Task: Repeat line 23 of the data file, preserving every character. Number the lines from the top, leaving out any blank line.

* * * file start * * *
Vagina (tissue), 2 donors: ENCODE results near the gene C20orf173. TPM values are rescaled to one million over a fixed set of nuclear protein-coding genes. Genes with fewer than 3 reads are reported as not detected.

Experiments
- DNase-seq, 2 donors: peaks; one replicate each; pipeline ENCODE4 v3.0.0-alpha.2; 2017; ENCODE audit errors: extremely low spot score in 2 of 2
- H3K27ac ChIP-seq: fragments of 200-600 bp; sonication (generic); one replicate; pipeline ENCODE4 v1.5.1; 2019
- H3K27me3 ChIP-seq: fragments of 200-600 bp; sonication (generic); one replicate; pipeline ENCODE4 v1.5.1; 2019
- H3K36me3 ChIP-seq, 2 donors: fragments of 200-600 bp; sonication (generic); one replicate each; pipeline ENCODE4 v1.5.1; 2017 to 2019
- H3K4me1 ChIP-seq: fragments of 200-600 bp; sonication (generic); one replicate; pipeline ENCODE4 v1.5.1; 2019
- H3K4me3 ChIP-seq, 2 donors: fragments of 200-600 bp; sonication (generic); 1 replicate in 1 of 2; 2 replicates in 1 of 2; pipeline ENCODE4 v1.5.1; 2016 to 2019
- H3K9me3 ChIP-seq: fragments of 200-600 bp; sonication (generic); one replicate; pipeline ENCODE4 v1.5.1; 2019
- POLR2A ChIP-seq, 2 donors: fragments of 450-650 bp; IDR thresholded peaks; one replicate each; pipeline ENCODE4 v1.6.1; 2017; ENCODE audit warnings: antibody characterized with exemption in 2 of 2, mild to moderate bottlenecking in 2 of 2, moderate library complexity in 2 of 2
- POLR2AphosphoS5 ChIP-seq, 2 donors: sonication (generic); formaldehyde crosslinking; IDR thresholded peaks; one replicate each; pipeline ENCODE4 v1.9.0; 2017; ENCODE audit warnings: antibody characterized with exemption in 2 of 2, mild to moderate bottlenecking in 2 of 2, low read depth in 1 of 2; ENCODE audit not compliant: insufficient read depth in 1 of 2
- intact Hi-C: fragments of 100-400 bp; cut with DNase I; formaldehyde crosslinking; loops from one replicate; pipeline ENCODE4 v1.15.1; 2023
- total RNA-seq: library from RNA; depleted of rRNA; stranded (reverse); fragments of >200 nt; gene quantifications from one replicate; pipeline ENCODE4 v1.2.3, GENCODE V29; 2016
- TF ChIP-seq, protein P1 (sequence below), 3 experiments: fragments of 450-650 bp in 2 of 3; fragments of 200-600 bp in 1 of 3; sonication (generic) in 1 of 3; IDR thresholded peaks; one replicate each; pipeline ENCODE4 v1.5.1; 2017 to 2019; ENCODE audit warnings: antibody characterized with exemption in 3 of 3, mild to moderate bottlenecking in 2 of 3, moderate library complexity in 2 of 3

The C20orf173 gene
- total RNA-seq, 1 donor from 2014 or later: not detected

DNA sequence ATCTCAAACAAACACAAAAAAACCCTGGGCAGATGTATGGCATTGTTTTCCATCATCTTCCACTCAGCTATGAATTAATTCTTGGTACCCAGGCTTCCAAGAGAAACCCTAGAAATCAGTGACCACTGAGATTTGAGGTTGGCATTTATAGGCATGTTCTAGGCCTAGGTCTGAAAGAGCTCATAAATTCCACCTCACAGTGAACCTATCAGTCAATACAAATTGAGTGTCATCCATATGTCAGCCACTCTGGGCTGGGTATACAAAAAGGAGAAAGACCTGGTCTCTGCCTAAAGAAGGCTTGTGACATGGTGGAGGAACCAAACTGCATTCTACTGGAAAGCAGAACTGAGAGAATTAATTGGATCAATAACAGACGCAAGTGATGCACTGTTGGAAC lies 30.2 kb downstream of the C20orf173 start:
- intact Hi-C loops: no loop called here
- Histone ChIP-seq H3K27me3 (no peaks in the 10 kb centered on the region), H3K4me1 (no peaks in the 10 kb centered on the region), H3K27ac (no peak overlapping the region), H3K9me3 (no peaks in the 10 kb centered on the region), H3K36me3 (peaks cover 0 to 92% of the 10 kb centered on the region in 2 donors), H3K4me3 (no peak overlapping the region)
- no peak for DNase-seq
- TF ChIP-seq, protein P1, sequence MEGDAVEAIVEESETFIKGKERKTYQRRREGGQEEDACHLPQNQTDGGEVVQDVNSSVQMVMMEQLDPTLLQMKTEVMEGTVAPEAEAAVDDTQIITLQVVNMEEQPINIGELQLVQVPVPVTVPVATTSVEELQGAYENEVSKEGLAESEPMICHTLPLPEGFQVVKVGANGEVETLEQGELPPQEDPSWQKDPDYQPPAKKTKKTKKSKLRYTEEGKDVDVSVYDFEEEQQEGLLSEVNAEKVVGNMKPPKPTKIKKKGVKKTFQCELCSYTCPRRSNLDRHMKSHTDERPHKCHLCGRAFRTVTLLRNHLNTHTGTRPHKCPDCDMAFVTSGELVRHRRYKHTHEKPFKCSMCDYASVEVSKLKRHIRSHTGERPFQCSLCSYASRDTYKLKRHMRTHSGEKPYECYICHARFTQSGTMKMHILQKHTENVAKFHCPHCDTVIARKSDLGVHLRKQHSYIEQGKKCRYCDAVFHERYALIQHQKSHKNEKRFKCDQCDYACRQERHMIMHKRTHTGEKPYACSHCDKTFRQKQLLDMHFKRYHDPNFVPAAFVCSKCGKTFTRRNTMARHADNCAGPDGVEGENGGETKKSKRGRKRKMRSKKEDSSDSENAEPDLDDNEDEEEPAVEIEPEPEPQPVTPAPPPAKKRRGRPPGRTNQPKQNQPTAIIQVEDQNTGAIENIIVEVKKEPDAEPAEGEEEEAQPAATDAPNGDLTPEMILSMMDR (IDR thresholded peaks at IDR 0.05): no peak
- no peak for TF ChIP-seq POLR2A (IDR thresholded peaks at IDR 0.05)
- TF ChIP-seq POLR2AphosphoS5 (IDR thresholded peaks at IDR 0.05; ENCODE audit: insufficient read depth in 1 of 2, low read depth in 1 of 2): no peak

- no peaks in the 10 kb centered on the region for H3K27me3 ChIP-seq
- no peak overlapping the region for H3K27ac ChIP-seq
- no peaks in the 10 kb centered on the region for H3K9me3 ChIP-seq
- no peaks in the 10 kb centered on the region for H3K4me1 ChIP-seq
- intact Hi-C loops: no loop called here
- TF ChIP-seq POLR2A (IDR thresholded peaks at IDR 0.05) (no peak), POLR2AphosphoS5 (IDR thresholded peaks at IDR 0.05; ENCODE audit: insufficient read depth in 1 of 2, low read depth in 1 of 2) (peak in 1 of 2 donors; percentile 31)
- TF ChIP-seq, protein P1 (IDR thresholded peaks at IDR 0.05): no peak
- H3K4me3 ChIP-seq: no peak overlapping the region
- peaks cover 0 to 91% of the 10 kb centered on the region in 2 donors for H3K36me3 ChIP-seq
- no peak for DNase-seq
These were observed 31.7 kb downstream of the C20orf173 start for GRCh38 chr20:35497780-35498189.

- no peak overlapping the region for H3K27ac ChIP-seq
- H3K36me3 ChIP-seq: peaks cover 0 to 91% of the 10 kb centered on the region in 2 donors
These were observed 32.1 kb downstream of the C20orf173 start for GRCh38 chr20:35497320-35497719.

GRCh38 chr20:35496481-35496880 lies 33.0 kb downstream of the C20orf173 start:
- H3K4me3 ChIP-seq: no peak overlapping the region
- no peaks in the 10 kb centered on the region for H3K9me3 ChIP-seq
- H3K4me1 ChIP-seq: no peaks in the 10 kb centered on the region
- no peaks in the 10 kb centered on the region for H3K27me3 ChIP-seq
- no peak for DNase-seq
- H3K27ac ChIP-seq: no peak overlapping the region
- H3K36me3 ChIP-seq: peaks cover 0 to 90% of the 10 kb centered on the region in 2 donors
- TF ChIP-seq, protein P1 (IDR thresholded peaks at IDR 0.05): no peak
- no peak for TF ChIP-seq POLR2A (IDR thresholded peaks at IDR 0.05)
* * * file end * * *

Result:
- TF ChIP-seq POLR2AphosphoS5 (IDR thresholded peaks at IDR 0.05; ENCODE audit: insufficient read depth in 1 of 2, low read depth in 1 of 2): no peak